New Zealand carrier Spark has announced the launch of managed security services for business, which it said are based on the same model being used by the New Zealand government's telecommunications-as-a-service (TaaS) panel.
The series of services now on offer to businesses include secure internet, secure managed firewall, secure messaging, secure application publishing, and remote access, along with security management services such as security incident, event management, and incident response as a service.
According to Spark Security head Josh Bahlman, the offering was designed to provide enterprise with the same services it supplies to government departments and agencies.
"Cyber threat is a top concern for Kiwi enterprises -- expanding our offering provides businesses with the best possible defence in-depth model," Bahlman said.
"With over 100 security professionals whose focus is 100 percent security, a strong investment in new security technologies, and the only commercial New Zealand member of FIRST [Forum of Incident Response and Security Teams], Spark can provide extensive access to global threat intelligence sources."
As part of the TaaS panel, Spark provides the NZ government with secure internet, application consumption, application publishing, third-party connectivity, remote access, device security, legacy gateway, CASB, secure email, and security management services under the Managed Security Tower.
The New Zealand government's TaaS portfolio is divided into five "towers": Communications; connectivity; managed security; and aggregation, which includes specialist telco aggregation and service management.
Spark NZ has also recently launched its Internet of Things (IoT) offering for business and government, switching on its LoRaWAN IoT network in Auckland, Wellington, Christchurch, Hamilton, Tauranga, Rotorua, Palmerston North, Shannon, Blenheim, Nelson, and Dunedin last month.
It will additionally provide coverage to Queenstown, Whangarei, Pukekohe, Gisborne, Napier, Taupo, New Plymouth, Whanganui, Timaru, Hastings, and Invercargill by June 2018.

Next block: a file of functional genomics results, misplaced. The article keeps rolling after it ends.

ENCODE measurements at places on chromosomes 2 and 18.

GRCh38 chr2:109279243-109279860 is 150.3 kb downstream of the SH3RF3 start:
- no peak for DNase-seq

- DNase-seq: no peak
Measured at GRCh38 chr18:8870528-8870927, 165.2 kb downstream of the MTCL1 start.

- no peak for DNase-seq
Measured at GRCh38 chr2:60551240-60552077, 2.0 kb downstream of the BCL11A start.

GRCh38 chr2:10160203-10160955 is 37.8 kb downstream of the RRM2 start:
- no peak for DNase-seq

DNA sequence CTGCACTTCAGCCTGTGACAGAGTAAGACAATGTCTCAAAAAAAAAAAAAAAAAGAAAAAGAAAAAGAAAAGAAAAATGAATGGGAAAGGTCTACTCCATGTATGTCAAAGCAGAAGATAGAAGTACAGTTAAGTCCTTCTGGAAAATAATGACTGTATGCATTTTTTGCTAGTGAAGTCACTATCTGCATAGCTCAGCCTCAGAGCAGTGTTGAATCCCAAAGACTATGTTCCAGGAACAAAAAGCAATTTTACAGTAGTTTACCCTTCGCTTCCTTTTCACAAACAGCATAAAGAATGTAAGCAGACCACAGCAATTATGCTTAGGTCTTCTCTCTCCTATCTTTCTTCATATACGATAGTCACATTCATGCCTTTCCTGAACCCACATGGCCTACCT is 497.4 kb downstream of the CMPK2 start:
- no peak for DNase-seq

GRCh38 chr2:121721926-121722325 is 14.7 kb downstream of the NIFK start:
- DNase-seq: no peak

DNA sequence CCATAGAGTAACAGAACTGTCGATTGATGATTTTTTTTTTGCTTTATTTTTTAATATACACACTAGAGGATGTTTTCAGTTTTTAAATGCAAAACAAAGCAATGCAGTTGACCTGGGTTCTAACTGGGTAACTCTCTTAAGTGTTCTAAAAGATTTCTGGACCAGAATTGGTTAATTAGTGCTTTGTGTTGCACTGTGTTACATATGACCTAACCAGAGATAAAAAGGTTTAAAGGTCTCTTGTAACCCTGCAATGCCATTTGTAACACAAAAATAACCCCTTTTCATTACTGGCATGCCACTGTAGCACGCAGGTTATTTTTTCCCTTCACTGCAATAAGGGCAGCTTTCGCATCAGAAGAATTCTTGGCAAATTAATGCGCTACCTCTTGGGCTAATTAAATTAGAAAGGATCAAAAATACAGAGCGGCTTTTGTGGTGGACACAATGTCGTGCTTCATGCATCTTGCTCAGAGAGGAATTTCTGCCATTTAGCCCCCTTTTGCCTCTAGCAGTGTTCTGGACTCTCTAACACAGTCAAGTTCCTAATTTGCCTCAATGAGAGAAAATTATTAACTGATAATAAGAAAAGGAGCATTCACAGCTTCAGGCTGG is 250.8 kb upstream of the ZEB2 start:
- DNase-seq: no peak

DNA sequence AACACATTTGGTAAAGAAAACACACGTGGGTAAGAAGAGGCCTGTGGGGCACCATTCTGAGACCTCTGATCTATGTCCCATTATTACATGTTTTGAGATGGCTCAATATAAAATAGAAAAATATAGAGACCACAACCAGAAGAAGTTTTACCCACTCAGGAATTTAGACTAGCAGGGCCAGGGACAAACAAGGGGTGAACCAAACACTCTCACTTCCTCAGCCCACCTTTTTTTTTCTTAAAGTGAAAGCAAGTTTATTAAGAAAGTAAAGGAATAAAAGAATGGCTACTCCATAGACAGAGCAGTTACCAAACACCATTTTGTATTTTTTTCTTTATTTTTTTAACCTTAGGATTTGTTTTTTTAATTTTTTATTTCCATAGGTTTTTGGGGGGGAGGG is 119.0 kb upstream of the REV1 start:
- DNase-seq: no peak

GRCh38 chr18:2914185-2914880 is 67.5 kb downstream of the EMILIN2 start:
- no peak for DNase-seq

The network consists of gateways and antennas installed atop Spark NZ's 4G cell sites, with the telco using Actility's ThingPark Wireless platform, Kerlink's gateways, and Kordia to build and maintain the network.
"Our IoT capability is really gathering pace, and now we've got this critical mass of coverage we're able to make the network commercially available," Spark GM of IoT Solutions Michael Stribling said last month.
"While we currently have 60 percent of rural and urban New Zealand covered, we'll be working to extend that to 70 percent by July this year. We're also looking to partner with organisations to extend coverage into areas where they need it."
For the half year, Spark announced total operating revenue of NZ$1.8 billion, up 1.6 percent. Net earnings were down by 3.4 percent to NZ$172 million and earnings before interest, tax, depreciation, and amortisation (EBITDA) were NZ$463 million, down 1.7 percent due to Spark's current transformation program.
During the six-month period, Spark spent NZ$64 million on IT systems, including expanding its TaaS offerings for government.
Rival provider Vodafone NZ last month also announced adding more managed security offerings to the New Zealand government's TaaS panel, along with a new fixed connectivity service labelled Sector Variant.
Vodafone had been originally appointed to the government's TaaS panel back in 2015 to provide services under all five towers. More than 240 government agencies are now involved in the TaaS program, with the government's chief digital officer at the Department of Internal Affairs overseeing the program.
Immigration Minister Iain Lees-Galloway rejected the idea the big data project that is determining who should be shown the door is profiling people based on age, gender, or ethnicity.
Nokia and Vodafone NZ are demonstrating a series of use cases across a 5G network this week in Auckland using the networking giant's platforms.
Spark's LoRaWAN network is already available in cities including Auckland, Wellington, and Christchurch, and will provide coverage to Queenstown and 10 other regions by June.
Backed by Westpac and developed by New Zealand-based FaceMe, Vai is expected to answer simple biometric security questions at the airport.
While employees see AI as an opportunity, they still have fears regarding transparency around the technology.
Mobile device computing policy (Tech Pro Research)
Mobile devices offer convenience and flexibility for the modern workforce - but they also bring associated risks and support issues. This policy establishes guidelines to help ensure safe and productive mobility.